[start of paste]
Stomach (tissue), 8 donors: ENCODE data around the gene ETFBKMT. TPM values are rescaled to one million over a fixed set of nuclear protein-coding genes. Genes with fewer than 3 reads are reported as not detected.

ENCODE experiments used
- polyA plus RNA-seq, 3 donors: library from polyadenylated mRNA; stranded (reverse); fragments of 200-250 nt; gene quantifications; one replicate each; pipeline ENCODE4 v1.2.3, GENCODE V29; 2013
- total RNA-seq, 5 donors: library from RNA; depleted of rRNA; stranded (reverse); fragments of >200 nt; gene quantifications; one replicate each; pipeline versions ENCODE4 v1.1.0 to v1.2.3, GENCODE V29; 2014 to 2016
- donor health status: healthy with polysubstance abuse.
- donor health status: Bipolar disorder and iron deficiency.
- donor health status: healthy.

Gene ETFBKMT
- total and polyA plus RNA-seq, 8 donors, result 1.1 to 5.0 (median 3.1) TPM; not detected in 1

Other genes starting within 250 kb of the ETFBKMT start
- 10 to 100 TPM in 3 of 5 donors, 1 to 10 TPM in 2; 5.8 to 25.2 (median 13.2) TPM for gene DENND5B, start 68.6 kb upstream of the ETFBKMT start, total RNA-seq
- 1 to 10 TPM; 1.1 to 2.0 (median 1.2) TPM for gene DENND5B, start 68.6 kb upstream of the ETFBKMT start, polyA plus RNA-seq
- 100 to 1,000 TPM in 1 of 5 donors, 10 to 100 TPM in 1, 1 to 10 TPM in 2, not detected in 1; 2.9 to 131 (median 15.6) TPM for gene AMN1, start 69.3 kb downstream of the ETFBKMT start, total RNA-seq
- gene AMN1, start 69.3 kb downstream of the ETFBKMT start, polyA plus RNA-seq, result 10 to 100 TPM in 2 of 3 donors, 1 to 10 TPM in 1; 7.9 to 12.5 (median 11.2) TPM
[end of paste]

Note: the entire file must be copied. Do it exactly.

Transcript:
Stomach (tissue), 8 donors: ENCODE data around the gene ETFBKMT. TPM values are rescaled to one million over a fixed set of nuclear protein-coding genes. Genes with fewer than 3 reads are reported as not detected.

ENCODE experiments used
- polyA plus RNA-seq, 3 donors: library from polyadenylated mRNA; stranded (reverse); fragments of 200-250 nt; gene quantifications; one replicate each; pipeline ENCODE4 v1.2.3, GENCODE V29; 2013
- total RNA-seq, 5 donors: library from RNA; depleted of rRNA; stranded (reverse); fragments of >200 nt; gene quantifications; one replicate each; pipeline versions ENCODE4 v1.1.0 to v1.2.3, GENCODE V29; 2014 to 2016
- donor health status: healthy with polysubstance abuse.
- donor health status: Bipolar disorder and iron deficiency.
- donor health status: healthy.

Gene ETFBKMT
- total and polyA plus RNA-seq, 8 donors, result 1.1 to 5.0 (median 3.1) TPM; not detected in 1

Other genes starting within 250 kb of the ETFBKMT start
- 10 to 100 TPM in 3 of 5 donors, 1 to 10 TPM in 2; 5.8 to 25.2 (median 13.2) TPM for gene DENND5B, start 68.6 kb upstream of the ETFBKMT start, total RNA-seq
- 1 to 10 TPM; 1.1 to 2.0 (median 1.2) TPM for gene DENND5B, start 68.6 kb upstream of the ETFBKMT start, polyA plus RNA-seq
- 100 to 1,000 TPM in 1 of 5 donors, 10 to 100 TPM in 1, 1 to 10 TPM in 2, not detected in 1; 2.9 to 131 (median 15.6) TPM for gene AMN1, start 69.3 kb downstream of the ETFBKMT start, total RNA-seq
- gene AMN1, start 69.3 kb downstream of the ETFBKMT start, polyA plus RNA-seq, result 10 to 100 TPM in 2 of 3 donors, 1 to 10 TPM in 1; 7.9 to 12.5 (median 11.2) TPM